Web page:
Each time Spotify plays a song, your favorite singer or band gets as little as 0.6 cents, the company said.
At that rate, a song would need to be played 166 times for the artist to earn $1 in royalties (100 cents divided by 0.6 = 166).
The info comes from a fascinating—and hugely welcome—article Spotify published on its revenue model. In a single post, Spotify has done more to demystify artist royalties in streaming music than Pandora and Apple have ever done, combined.
But before you get angry at the fantastically tiny amount of cash that bands get for each song, remember that those fractions of pennies add up.
This is Spotify's revenue picture (below). The company says it has 6 million users paying $9.99 (or £9.99 or €9.99) in 2013: That would imply its gross revenues from users are somewhere north of $720 million annually:
The company also said it will pay out $500 million in royalties this year:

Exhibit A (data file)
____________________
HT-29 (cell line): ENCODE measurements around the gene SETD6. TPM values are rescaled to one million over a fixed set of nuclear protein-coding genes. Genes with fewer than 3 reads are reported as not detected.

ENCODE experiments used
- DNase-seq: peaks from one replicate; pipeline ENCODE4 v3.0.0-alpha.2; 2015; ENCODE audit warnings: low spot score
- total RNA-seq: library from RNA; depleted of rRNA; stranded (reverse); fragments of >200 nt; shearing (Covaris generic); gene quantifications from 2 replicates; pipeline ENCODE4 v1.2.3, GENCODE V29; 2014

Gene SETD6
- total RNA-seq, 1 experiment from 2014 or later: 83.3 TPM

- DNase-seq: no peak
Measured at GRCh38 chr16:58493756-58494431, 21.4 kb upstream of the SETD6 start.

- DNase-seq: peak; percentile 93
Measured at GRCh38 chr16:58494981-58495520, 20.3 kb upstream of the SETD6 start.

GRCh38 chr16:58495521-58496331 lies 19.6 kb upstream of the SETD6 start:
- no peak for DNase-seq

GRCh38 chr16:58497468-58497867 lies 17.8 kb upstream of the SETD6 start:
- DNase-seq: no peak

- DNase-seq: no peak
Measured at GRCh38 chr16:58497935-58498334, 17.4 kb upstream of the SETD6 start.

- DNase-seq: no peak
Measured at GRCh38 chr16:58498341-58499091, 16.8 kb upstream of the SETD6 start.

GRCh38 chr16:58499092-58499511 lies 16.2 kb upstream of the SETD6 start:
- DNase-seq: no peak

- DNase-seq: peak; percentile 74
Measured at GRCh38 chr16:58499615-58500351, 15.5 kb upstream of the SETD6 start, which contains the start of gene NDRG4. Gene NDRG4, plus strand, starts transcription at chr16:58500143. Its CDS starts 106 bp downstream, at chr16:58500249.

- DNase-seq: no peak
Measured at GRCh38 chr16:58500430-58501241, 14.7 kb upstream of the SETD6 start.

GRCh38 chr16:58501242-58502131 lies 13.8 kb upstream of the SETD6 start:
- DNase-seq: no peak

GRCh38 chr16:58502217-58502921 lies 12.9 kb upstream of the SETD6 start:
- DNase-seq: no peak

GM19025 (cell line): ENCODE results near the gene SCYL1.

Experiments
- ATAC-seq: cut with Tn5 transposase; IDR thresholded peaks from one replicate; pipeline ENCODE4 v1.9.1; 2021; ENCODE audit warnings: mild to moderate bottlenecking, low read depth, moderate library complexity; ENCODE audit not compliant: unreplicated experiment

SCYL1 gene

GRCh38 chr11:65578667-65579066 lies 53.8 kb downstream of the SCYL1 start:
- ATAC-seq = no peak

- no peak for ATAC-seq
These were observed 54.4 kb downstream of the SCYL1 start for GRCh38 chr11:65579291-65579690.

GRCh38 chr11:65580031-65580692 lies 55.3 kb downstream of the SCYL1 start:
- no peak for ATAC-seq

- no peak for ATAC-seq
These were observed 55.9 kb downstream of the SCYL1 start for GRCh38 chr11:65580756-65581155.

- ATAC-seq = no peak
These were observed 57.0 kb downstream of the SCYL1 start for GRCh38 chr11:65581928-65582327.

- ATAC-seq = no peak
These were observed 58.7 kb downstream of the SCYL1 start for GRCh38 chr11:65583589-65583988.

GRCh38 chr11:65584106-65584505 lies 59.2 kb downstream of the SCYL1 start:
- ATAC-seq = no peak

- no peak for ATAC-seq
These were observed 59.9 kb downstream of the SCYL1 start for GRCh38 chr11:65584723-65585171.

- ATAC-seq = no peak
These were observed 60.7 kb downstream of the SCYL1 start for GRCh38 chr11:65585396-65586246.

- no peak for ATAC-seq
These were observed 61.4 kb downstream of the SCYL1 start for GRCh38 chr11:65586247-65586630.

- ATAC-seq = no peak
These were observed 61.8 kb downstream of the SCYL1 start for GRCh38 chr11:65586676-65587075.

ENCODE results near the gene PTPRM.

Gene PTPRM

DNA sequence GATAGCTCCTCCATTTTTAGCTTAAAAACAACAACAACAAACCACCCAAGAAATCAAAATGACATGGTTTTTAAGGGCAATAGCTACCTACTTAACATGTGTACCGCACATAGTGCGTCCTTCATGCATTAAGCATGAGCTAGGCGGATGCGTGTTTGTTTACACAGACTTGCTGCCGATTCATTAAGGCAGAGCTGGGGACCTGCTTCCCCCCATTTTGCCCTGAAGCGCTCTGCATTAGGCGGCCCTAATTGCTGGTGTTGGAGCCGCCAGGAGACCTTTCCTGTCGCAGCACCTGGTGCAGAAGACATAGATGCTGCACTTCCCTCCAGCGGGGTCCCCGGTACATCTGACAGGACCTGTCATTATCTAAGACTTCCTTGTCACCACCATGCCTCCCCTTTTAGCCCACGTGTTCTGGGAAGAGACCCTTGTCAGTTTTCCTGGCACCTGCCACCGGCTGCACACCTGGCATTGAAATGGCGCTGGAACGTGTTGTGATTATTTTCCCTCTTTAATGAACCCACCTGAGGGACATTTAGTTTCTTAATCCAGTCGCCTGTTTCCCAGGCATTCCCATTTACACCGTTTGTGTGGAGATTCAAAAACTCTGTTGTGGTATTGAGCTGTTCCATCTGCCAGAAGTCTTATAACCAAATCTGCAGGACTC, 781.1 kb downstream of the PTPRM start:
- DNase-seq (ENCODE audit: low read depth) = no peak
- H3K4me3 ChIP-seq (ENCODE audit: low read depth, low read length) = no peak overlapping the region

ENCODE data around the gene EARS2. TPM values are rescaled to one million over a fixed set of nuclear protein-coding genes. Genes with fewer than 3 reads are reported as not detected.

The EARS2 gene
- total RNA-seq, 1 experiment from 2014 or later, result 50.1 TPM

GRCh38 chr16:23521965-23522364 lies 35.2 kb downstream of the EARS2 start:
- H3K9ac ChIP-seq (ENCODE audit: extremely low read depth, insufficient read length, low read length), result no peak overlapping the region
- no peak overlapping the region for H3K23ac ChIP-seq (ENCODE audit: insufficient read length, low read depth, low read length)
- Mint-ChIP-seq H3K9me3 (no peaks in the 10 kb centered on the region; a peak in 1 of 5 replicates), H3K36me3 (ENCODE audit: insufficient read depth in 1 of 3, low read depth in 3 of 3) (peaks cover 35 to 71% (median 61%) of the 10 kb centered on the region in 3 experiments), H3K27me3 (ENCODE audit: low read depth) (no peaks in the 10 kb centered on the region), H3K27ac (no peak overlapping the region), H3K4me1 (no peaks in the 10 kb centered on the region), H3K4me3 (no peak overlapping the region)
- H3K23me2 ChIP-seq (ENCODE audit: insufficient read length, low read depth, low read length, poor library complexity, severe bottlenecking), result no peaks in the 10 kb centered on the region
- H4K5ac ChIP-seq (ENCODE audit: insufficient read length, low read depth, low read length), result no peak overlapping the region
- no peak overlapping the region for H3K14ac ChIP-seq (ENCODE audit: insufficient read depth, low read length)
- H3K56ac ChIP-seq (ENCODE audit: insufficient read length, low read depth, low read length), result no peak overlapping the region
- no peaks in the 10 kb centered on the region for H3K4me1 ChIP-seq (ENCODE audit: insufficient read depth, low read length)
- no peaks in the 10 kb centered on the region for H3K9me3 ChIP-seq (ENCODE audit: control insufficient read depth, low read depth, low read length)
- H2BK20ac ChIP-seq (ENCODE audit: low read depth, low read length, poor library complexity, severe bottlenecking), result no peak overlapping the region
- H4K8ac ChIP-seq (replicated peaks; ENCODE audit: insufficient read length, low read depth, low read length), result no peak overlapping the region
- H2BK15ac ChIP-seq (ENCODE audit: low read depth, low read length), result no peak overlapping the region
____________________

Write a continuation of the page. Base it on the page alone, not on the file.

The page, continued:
Spotify says it pays 70 percent of its gross revenue in royalties to artists. Again, that would put Spotify's annual revenue from users at around $720 million. (Spotify didn't talk about advertising revenue, which it generates on top of that.)
In terms of per-song fees, Spotify said: "Recently, these variables have led to an average 'per stream' payout to rights holders of between $0.006 and $0.0084."
Here is how that breaks down for artists over time (below). Spotify has also projected future revenue for artists if the service grows to 40 million paid subscribers:
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